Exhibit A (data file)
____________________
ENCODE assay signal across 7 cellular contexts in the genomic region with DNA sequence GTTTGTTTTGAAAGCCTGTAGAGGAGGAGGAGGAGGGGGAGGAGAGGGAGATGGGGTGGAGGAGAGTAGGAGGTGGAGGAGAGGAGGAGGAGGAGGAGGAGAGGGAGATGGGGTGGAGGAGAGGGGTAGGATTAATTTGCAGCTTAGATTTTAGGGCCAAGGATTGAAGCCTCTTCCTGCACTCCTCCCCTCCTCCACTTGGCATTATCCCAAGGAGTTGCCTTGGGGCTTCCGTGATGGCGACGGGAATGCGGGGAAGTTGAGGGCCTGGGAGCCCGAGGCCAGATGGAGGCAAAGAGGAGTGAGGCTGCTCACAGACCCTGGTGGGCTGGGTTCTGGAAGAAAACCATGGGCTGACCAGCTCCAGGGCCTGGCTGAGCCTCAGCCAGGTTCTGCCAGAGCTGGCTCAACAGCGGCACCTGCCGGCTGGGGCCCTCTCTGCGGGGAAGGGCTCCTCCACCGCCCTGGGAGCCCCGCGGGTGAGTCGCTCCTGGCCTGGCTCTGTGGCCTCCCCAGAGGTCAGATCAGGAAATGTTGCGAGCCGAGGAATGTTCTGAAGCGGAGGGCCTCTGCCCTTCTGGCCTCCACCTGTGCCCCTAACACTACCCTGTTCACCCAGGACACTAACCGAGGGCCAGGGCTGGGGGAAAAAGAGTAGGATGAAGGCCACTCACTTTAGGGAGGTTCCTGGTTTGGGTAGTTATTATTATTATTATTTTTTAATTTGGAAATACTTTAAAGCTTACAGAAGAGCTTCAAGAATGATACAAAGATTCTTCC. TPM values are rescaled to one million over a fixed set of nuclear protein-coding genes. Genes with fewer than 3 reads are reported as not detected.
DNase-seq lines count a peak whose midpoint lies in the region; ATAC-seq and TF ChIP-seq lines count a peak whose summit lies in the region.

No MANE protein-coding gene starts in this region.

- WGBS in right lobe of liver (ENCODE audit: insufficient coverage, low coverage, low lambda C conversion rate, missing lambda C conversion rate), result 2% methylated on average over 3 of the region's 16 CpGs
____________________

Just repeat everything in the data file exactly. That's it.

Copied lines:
ENCODE assay signal across 7 cellular contexts in the genomic region with DNA sequence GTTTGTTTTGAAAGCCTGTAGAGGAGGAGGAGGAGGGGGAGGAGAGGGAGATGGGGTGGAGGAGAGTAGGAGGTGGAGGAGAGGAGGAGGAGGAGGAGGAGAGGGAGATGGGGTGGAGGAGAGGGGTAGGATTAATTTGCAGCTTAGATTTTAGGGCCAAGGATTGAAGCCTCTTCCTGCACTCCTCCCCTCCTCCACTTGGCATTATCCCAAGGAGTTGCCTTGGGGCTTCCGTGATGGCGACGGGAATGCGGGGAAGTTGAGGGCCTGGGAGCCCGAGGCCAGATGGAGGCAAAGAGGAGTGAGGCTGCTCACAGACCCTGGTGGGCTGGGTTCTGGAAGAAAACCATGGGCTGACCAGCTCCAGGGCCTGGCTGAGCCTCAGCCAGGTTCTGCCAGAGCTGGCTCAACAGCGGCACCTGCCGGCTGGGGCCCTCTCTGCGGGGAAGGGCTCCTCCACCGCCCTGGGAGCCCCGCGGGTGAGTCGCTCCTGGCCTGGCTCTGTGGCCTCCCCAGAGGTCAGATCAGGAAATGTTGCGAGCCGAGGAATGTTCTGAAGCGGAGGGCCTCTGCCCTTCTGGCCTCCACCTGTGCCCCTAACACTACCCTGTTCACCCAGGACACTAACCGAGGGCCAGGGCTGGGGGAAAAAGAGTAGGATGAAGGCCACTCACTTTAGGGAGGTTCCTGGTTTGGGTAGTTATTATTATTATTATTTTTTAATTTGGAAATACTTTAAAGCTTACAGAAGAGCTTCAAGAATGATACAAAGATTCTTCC. TPM values are rescaled to one million over a fixed set of nuclear protein-coding genes. Genes with fewer than 3 reads are reported as not detected.
DNase-seq lines count a peak whose midpoint lies in the region; ATAC-seq and TF ChIP-seq lines count a peak whose summit lies in the region.

No MANE protein-coding gene starts in this region.

- WGBS in right lobe of liver (ENCODE audit: insufficient coverage, low coverage, low lambda C conversion rate, missing lambda C conversion rate), result 2% methylated on average over 3 of the region's 16 CpGs